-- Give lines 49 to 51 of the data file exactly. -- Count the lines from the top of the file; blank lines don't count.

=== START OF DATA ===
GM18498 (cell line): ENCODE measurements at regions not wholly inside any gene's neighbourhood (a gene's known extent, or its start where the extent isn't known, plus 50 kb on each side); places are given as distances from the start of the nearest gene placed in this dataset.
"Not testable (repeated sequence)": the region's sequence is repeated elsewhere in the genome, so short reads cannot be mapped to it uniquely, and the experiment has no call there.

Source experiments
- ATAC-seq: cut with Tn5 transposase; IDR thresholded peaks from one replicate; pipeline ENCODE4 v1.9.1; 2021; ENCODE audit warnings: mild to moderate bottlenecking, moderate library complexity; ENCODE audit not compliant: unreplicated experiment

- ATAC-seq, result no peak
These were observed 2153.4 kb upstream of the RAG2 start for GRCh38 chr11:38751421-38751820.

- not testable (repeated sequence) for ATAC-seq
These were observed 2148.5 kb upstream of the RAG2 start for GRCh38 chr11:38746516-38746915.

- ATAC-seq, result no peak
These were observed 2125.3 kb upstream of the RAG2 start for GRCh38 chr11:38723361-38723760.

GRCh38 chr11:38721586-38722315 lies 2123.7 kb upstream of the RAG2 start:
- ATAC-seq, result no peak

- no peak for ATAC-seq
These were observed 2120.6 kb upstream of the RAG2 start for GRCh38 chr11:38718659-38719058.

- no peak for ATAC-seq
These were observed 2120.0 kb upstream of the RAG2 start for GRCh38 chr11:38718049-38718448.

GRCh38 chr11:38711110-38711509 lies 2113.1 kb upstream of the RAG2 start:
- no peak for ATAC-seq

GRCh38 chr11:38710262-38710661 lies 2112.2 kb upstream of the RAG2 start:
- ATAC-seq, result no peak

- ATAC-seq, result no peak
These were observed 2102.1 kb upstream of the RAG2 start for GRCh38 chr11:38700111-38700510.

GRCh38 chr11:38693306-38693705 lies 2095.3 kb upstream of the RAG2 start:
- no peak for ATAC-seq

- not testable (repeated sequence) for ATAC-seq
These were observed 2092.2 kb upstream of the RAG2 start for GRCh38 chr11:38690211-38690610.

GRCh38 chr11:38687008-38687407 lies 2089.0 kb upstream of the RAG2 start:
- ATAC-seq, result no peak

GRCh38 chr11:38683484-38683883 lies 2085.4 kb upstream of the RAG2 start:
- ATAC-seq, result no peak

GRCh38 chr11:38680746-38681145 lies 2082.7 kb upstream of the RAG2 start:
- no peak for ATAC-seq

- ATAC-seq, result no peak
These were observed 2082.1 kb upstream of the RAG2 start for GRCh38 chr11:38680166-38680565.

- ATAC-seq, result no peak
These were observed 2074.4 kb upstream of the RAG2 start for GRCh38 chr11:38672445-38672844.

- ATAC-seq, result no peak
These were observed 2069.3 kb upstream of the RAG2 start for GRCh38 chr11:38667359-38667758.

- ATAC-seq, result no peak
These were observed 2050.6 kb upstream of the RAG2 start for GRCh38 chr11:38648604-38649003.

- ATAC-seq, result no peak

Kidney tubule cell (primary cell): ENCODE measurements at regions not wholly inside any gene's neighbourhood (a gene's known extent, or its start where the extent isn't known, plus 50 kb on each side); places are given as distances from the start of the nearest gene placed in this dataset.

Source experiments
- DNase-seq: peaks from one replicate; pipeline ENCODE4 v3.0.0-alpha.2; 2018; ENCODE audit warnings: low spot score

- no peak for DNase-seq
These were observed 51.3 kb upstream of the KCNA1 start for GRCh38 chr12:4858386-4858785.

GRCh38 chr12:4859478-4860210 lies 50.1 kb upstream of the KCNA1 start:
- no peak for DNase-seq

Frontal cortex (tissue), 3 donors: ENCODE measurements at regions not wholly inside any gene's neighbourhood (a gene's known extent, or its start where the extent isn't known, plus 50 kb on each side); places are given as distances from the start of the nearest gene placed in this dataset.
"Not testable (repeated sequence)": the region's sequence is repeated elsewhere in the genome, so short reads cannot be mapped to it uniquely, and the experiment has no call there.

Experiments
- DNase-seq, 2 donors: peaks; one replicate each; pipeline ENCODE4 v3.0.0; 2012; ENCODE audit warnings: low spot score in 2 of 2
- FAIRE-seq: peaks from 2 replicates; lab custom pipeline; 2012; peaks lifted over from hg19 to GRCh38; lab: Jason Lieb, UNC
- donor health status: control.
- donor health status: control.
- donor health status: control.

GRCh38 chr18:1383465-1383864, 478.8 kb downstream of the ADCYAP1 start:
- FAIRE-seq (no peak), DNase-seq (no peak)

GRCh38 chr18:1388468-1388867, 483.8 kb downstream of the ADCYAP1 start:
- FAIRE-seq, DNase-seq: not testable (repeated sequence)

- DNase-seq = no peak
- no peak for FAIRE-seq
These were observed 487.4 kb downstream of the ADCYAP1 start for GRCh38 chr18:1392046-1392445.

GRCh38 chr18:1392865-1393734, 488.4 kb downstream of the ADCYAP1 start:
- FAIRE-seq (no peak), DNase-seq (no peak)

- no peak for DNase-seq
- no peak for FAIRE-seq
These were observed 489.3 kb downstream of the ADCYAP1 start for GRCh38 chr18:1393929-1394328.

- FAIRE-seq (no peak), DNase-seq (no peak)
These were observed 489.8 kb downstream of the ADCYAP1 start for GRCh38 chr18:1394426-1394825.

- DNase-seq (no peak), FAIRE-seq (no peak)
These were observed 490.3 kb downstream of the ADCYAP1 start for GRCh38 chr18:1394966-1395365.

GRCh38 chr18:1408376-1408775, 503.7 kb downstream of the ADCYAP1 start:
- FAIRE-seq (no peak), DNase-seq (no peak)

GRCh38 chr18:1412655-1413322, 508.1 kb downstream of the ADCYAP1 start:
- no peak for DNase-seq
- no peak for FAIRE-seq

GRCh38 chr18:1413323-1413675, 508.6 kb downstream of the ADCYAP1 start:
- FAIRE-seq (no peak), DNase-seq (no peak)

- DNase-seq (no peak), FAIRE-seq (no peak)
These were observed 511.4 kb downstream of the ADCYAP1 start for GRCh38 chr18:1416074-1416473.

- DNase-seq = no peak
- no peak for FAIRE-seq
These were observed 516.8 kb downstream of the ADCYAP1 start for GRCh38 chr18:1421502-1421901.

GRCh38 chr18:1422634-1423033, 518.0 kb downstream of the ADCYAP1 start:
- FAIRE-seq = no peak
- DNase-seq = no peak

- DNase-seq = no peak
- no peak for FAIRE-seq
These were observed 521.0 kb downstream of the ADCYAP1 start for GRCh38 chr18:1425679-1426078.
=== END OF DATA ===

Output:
Frontal cortex (tissue), 3 donors: ENCODE measurements at regions not wholly inside any gene's neighbourhood (a gene's known extent, or its start where the extent isn't known, plus 50 kb on each side); places are given as distances from the start of the nearest gene placed in this dataset.
"Not testable (repeated sequence)": the region's sequence is repeated elsewhere in the genome, so short reads cannot be mapped to it uniquely, and the experiment has no call there.

Experiments